First Miss Black EIU reflects on her legacy


Corryn Brock, Editor-in-Chief

More than fifty years ago, Debbie Minter Jackson left her mark at Eastern by being crowned the first Miss Black EIU.

A sophomore English major at the time, she said she was unaware of the long-lasting impact that first pageant would have on the Black community at Eastern; she just wanted to create a space for Black students.

“It was very nourishing and nurturing to have something that we could just say this was ours,” Minter Jackson said. “This is how we’re going to display our talent, what we’re about and make that happen.”

Like many recent Miss Black EIU contestants, Minter Jackson likened the scholarship pageant to a sisterhood.

“(It was a) foundation of women who, all together, realized the issue was not who was going to win, it wasn’t competitive, as much as ‘let us all hold hands and get out there and be together and show something,” Minter Jackson said. “There was a solidarity that I didn’t see other places.”

The pageant’s power went much further than creating a bond between contestants. It made a declaration: Black is beautiful.

“We were showing what we were about individually and in a solid unit,” Minter Jackson said.

She said her biggest statement was wearing her natural hair with pride.

“The whole hair thing was a major event. I could barely wear my natural (hair) when I was coming out of high school into college,” Minter Jackson said. “I had to make that as a statement to my family and friends, ‘This is who I am or what I’m about.’”

Looking back, she said she loves photos of herself, featuring an Afro, from the night she was crowned.

“I love the crown nestled on this Afro like, ‘wow, that was a statement,’” Minter Jackson said. “The look and the gowns, we were trying to be Afrocentric.”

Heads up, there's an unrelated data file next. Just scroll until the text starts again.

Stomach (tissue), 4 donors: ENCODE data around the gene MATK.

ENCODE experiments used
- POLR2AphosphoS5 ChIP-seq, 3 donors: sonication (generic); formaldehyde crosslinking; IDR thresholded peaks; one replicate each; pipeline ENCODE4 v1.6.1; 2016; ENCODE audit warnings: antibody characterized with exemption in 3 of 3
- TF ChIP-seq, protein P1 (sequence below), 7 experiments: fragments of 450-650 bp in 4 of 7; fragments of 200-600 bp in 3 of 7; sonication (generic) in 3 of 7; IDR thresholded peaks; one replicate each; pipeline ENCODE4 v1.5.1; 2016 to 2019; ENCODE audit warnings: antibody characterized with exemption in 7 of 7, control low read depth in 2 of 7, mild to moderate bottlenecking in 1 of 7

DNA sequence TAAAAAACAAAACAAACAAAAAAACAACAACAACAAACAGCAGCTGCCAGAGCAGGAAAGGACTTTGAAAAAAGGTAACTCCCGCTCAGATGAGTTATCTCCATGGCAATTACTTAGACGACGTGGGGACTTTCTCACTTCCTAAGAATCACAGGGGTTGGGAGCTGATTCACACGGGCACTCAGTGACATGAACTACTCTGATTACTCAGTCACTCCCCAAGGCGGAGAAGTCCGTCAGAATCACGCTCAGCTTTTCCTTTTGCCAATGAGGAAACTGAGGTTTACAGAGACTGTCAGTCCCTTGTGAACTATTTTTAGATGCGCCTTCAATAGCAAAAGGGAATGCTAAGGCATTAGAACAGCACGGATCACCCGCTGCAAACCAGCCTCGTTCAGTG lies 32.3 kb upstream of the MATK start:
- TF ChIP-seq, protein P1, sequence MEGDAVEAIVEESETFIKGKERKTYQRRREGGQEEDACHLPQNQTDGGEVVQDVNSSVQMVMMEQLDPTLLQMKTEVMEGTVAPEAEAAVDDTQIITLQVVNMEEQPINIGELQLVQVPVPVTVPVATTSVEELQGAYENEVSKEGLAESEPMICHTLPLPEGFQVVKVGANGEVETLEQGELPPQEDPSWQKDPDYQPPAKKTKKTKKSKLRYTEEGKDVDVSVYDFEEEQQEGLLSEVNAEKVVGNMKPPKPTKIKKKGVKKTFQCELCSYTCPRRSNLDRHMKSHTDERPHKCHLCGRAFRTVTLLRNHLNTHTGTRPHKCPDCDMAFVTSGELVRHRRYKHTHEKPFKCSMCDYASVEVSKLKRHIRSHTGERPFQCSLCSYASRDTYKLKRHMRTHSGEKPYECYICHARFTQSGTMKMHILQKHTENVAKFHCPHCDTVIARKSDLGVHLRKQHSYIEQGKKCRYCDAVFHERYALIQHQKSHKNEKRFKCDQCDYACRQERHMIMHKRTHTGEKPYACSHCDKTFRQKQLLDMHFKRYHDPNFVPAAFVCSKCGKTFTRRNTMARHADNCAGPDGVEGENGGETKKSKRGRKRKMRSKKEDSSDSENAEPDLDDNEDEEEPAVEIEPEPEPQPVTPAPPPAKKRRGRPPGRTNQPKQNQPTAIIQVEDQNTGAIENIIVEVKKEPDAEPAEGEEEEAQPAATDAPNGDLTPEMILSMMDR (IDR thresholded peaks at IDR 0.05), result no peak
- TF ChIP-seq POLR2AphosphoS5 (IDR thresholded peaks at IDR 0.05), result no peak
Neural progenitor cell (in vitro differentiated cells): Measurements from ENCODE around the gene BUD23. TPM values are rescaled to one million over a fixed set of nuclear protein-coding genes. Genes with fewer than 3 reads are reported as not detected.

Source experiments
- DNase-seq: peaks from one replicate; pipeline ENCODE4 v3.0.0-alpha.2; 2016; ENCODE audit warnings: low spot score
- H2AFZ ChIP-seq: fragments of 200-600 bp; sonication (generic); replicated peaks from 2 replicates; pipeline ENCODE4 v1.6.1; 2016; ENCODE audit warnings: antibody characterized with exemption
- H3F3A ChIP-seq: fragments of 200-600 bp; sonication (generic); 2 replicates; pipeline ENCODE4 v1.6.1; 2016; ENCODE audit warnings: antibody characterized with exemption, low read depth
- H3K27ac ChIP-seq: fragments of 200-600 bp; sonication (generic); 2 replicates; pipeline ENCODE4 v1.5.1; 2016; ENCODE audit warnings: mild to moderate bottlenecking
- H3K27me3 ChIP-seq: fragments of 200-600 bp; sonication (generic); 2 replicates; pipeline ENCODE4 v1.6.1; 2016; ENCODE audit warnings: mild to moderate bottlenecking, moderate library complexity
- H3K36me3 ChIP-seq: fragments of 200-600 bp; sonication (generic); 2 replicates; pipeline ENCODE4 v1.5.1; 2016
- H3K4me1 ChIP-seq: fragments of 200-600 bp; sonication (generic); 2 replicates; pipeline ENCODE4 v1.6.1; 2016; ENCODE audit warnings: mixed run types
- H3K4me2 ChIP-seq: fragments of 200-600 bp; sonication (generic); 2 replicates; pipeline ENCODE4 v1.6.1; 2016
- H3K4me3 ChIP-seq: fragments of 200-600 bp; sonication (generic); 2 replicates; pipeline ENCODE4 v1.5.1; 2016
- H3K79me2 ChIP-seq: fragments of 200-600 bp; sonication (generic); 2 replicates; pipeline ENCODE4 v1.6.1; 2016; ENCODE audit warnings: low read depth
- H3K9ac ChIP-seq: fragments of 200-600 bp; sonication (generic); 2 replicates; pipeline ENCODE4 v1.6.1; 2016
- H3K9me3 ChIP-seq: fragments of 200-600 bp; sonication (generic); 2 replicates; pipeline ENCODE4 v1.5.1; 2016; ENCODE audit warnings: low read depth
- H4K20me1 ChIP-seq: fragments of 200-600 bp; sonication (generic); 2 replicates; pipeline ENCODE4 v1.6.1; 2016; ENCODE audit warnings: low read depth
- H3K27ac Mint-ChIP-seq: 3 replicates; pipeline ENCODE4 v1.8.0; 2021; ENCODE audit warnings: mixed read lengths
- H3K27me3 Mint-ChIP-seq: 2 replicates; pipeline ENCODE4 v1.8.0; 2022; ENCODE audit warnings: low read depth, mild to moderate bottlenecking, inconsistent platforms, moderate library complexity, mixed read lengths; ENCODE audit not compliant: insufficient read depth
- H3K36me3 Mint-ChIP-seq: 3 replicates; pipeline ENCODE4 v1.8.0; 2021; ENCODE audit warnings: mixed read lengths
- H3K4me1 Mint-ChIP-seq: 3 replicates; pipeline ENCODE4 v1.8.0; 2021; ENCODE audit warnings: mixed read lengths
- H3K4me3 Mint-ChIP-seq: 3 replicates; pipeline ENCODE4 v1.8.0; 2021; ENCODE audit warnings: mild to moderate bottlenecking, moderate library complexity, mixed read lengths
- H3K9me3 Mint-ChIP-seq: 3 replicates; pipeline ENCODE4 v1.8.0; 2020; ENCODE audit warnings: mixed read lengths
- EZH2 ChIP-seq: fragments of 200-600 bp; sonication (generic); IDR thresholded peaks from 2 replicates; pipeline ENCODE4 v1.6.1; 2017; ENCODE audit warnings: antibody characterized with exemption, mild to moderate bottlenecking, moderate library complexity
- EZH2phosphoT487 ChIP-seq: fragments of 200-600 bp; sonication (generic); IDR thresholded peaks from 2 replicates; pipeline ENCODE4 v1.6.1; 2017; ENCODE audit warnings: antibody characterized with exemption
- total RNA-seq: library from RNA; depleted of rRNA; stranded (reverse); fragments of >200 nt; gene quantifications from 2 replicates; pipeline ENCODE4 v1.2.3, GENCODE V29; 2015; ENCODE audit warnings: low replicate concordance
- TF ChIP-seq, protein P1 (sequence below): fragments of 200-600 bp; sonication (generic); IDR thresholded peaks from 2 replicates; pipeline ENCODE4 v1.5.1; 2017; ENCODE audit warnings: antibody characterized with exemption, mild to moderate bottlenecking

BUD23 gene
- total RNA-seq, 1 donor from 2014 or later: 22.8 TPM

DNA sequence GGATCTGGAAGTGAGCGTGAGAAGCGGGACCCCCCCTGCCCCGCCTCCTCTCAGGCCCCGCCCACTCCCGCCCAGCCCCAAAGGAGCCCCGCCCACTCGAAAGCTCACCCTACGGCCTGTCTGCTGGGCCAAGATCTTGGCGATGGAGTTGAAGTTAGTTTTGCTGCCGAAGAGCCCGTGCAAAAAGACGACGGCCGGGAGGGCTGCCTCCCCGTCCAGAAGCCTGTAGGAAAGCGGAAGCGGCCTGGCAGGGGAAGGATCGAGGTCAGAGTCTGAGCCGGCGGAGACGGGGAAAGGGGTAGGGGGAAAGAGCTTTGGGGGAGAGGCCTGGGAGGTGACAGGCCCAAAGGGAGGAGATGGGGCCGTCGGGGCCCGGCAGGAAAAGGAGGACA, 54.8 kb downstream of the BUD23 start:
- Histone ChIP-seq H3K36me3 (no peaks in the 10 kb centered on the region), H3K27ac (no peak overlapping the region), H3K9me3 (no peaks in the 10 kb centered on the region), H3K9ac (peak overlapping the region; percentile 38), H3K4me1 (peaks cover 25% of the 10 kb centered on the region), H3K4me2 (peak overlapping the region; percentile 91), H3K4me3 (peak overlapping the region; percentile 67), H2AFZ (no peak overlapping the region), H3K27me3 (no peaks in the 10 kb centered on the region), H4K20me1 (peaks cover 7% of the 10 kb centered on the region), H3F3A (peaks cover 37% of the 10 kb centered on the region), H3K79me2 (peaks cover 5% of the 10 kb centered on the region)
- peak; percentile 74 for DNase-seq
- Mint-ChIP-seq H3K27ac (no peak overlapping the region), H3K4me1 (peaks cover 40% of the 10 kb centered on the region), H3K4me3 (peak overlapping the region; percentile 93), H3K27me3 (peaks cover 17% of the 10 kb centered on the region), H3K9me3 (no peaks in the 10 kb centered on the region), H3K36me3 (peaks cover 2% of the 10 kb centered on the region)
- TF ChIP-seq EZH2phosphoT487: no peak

In the time around when Minter Jackson attended Eastern, the campus and surrounding community made much progress in the emergence of space for the Black community, but it was met with resistance from some.

The Black student population was seeing unprecedented growth, creating a space for Black students to thrive.

Seven historically Black fraternities and sororities were chartered at Eastern during the late 1960s and early 1970s, the Black Student Union was founded in 1967 to promote unity among Black students and the Afro-American Studies program was founded in the fall of 1970.

At the same time, Black students protested for equal treatment by the university, a cross was burned on the lawn of the Black fraternity that sponsored the first Black woman to win a Homecoming Queen election at Eastern, Black residents’ homes were shot at and the sign of newly-named Martin Luther King Jr. University Union was defaced on multiple occasions.

In what Minter Jackson described as a “tumultuous” time, she said it was important to have examples of solidarity within the Black community at Eastern.

“We just kind of felt that there was going to be a tough road, no matter where we turned, and so we found real solace in having that support with each other in the 70s,” Minter Jackson said.

Now, fifty years after finding herself as the first-ever Miss Black EIU, Minter enjoys life in Washington D.C., writing for D.C. Metro Theatre Arts.

After graduating from Eastern she earned a Master’s degree from the University of Illinois at Urbana-Champaign and performed on stages across the Midwest and Washington, D.C. She has also found success as a writer, with her scripts being commissioned and produced by the old Source Theater and festivals in New York.

Whether it be on the stage performing, vying for Miss Black EIU or fighting against injustice, Minter Jackson paved the way for a variety of Black women at Eastern to thrive and continue creating spaces for Black students on campus.


Corryn Brock can be reached at 581-2812 or at [email protected]